In an email, an Amazon spokesperson stated, "We do not use an individual seller's data to determine which private label products to launch. We look at information from many sources, including the private brands being offered by our competitors and publicly available sources, like trends highlighted in industry publications. Just like other retailers, we also look at which products are popular in our store, but do not look at individual sellers' sales." But one insider insists that Amazon is getting more aggressive about how it uses outside sellers' data. "They're crossing some trade-channel conflict stuff that's going to go down before the government before too long," predicts the former Amazon manager who now helps companies manage their e-commerce operations. "They're using the data they have to move people to their own brands. Whether they get away with it, we'll see."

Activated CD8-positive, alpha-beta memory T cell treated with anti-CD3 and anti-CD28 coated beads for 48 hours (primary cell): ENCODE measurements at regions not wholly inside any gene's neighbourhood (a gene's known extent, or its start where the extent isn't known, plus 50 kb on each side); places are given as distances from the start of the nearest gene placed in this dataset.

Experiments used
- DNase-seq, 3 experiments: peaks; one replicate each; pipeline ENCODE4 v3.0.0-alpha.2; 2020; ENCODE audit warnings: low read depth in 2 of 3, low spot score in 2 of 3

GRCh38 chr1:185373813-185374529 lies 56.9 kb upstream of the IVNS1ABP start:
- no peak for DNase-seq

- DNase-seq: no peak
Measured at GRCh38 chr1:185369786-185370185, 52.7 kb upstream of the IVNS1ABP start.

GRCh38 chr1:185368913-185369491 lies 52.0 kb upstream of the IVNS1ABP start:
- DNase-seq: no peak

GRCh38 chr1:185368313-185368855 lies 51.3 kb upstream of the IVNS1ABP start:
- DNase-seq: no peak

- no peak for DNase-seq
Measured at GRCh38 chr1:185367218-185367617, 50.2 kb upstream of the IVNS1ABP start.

Kevin Williams had worked as an international trade analyst for the U.S. Commerce Department, so he was no naif when it came to counterfeiting. He knew it was, he says, "pretty much the worst possible scenario," one that could easily strangle his fledgling success story. But dynamics unique to Amazon made the situation especially dire. In the interest of faster shipping, Williams had opted to have his products "commingled" in Amazon's fulfillment centers. Commingling means all products in a given stock keeping unit, or SKU, are treated as interchangeable, regardless of who owns them. If you order a product directly from Brush Hero and want it shipped to your house in Seattle but the closest one is sitting in a warehouse in Spokane and it belongs to a reseller based outside of Beijing, that's the one Amazon will use to fulfill the order.